US Military Veterans Join Christian Militia in Anti-IS Fight

NINEWAH, IRAQ—Directly north of Mosul and face-to-face with Islamic State is a small pocket of bombed and abandoned Christian villages. But across the gravel track from one of the empty villages, left when IS militants stormed the area in 2014, is one row of houses that is still occupied. 

Here, a small but determined group of armed Christian fighters are defending what they say are the rapidly dwindling traditionally Christian areas of Iraq.

And with them are two Americans. James, a former U.S. infantry soldier from Colorado Springs, arrived about a month ago. Dan, a veteran from Michigan who said he had been deployed to Iraq in 2005-2006 with the U.S. military, has been here two weeks. 

Guns in hand and dressed in camouflage fatigues like their militia hosts, they are part of a group of foreign fighters who have come to boost the Christian defense line. There are also four Frenchmen. The one New Zealander, who had joined had already left, the militia leaders said.


Getting to the militia, known as the Dwekh Nawsha, an Aramaic term for self-sacrifice required a long ride in a pickup truck past multiple checkpoints. 

A small cross hung from the vehicle’s rear-view mirror, and the driver and escort proudly wore their Dwekh Nawsha patches on their left arms. James and Dan sat in the back, squeezing their legs around sacks of potatoes and boxes of canned meat.

“I came here to take hopefully Mosul back and push Daesh out of Iraq,” Dan said, using an Arabic acronym for Islamic State. 

Once at the village, he walked up to the roof of the militia’s main house and looked in the distance where dark smoke poured into the sky – Islamic State apparently burning tires to hide their movements from coalition aircraft. 


He pointed to a deep trench a

Oraha had previously served with the Iraqi army, and had lived in Mosul, now the IS stronghold in Iraq, and less than 40 kilometers away.

In the faded living room of the house, Oraha and his fighters sat and smoked as they talked. A flag of the Assyrian Patriotic Party, the Christian bloc, covered one wall. In the corner of the table was a small Christmas tree festooned with decorations. 

On the floor are two of their machine guns. The militia lacks both equipment and experience, James said. “They are regular people, some of these people have regular jobs, they come out here [because] they are trying to save their homeland.”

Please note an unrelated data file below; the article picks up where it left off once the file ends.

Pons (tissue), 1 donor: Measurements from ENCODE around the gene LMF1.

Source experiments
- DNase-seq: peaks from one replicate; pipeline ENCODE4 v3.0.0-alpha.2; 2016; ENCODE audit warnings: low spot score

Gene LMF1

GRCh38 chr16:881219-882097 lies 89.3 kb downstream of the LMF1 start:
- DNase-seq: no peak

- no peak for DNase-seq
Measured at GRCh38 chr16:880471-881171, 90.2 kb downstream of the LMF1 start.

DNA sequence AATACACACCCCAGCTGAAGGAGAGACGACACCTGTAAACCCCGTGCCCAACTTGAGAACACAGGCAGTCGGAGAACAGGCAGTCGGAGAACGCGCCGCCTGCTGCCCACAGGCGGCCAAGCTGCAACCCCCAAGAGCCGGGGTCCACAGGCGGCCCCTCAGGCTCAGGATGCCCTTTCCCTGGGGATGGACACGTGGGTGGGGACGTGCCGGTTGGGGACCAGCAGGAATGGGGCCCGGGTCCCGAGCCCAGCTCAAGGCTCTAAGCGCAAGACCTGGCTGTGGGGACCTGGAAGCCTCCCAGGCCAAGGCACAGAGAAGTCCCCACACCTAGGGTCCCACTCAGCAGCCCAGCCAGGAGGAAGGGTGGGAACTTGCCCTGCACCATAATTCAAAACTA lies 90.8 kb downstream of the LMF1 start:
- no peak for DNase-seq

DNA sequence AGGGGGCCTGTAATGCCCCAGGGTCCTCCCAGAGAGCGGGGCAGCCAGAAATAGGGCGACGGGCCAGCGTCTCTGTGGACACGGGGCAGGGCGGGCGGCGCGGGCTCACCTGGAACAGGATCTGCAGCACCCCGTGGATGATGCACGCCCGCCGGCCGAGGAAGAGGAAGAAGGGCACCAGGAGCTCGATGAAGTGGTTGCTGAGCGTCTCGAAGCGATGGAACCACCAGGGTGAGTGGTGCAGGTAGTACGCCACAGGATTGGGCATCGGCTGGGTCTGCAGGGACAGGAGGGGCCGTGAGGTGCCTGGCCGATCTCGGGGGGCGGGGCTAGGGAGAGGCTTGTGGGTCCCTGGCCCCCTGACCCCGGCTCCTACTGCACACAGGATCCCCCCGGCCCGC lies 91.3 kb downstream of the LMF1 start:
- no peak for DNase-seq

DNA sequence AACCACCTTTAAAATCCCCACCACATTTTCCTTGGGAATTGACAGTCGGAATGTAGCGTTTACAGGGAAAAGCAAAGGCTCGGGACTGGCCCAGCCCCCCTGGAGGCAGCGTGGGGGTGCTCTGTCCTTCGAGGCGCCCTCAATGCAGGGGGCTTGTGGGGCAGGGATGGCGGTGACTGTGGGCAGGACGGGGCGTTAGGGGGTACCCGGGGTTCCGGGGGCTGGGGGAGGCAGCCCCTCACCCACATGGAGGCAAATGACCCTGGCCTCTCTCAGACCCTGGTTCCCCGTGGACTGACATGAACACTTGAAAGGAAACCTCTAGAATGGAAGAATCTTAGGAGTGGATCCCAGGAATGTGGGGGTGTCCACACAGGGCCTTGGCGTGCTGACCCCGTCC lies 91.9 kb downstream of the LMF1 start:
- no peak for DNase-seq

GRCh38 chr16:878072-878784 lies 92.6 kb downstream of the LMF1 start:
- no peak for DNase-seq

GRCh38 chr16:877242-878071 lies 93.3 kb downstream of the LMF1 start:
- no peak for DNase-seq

And he wants to be part of it, retaking all the land that IS extremists seized when they stormed the area in 2014.

“I have experience, I was infantry, for several years and whatever I can do to help them, any knowledge, or with the equipment they may have and maybe later tactics on movements, when we slowly move into Mosul, I am here to help,” James said.

Ramen Khoshaba, like others who are younger fighters, said he had joined “so people can get to their home, because there are a lot of people [who] have no home now.”

“We are here to tell them that the Assyrian guys are here, and we will fight for our land.”


Few hundred meters in front of the house, saying it was to keep any IS vehicle-borne suicide bombers from reaching them. Kurdish Peshmerga forces were also nearby, providing overwatch and firepower. 

Rusting carcasses of spent homemade IS rockets line the gravel road in front of the abandoned village like a decorative necklace.  

IS fighters regularly probe the front line here, and missiles land almost daily at the next village along the line. But the Christian militia members say they won’t leave.

“This is our land,” Colonel Sameer Oraha, a militia commander, said in Kurdish. “We have to protect it. We have to keep it from Daesh’s hands “because this is our motherland and we have to protect all the lands to get our people back to their homes.”



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